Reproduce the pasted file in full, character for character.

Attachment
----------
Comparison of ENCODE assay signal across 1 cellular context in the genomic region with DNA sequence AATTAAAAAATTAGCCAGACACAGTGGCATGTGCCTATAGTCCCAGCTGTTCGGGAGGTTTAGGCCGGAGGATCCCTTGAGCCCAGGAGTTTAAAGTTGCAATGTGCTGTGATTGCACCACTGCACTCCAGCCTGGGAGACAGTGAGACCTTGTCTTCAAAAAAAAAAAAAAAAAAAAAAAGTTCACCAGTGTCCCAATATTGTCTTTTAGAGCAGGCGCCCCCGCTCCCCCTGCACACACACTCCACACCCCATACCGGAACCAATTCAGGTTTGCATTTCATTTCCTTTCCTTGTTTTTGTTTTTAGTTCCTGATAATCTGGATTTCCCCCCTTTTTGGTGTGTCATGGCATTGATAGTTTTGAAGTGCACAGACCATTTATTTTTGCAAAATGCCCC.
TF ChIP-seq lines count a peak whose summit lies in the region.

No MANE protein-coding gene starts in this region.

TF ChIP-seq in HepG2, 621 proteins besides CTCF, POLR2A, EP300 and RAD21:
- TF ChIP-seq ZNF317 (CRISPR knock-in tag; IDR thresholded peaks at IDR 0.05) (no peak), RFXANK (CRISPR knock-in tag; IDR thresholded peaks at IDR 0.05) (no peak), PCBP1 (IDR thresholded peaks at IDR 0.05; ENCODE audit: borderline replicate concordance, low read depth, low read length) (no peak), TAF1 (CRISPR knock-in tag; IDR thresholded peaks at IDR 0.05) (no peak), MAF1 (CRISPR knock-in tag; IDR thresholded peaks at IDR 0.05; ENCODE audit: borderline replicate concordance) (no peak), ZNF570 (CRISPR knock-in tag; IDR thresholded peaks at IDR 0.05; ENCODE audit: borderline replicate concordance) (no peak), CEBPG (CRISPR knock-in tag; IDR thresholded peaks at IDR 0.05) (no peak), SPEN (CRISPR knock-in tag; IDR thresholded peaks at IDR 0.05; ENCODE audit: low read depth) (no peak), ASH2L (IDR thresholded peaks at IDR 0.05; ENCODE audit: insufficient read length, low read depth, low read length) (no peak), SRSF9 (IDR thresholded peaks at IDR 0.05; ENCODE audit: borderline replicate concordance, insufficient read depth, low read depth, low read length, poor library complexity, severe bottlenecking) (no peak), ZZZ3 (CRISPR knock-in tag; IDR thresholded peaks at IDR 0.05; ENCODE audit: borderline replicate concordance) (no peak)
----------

Comparison of ENCODE assay signal across 1 cellular context in the genomic region with DNA sequence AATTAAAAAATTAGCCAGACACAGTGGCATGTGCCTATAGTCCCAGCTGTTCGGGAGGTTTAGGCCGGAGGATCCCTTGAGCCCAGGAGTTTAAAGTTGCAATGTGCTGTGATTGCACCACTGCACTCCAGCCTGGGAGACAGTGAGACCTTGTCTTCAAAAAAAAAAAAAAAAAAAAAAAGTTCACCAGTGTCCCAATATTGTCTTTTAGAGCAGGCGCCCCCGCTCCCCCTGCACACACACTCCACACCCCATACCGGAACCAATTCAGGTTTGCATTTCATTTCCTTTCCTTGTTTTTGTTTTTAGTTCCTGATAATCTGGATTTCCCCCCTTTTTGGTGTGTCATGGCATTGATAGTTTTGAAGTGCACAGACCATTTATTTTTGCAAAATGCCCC.
TF ChIP-seq lines count a peak whose summit lies in the region.

No MANE protein-coding gene starts in this region.

TF ChIP-seq in HepG2, 621 proteins besides CTCF, POLR2A, EP300 and RAD21:
- TF ChIP-seq ZNF317 (CRISPR knock-in tag; IDR thresholded peaks at IDR 0.05) (no peak), RFXANK (CRISPR knock-in tag; IDR thresholded peaks at IDR 0.05) (no peak), PCBP1 (IDR thresholded peaks at IDR 0.05; ENCODE audit: borderline replicate concordance, low read depth, low read length) (no peak), TAF1 (CRISPR knock-in tag; IDR thresholded peaks at IDR 0.05) (no peak), MAF1 (CRISPR knock-in tag; IDR thresholded peaks at IDR 0.05; ENCODE audit: borderline replicate concordance) (no peak), ZNF570 (CRISPR knock-in tag; IDR thresholded peaks at IDR 0.05; ENCODE audit: borderline replicate concordance) (no peak), CEBPG (CRISPR knock-in tag; IDR thresholded peaks at IDR 0.05) (no peak), SPEN (CRISPR knock-in tag; IDR thresholded peaks at IDR 0.05; ENCODE audit: low read depth) (no peak), ASH2L (IDR thresholded peaks at IDR 0.05; ENCODE audit: insufficient read length, low read depth, low read length) (no peak), SRSF9 (IDR thresholded peaks at IDR 0.05; ENCODE audit: borderline replicate concordance, insufficient read depth, low read depth, low read length, poor library complexity, severe bottlenecking) (no peak), ZZZ3 (CRISPR knock-in tag; IDR thresholded peaks at IDR 0.05; ENCODE audit: borderline replicate concordance) (no peak)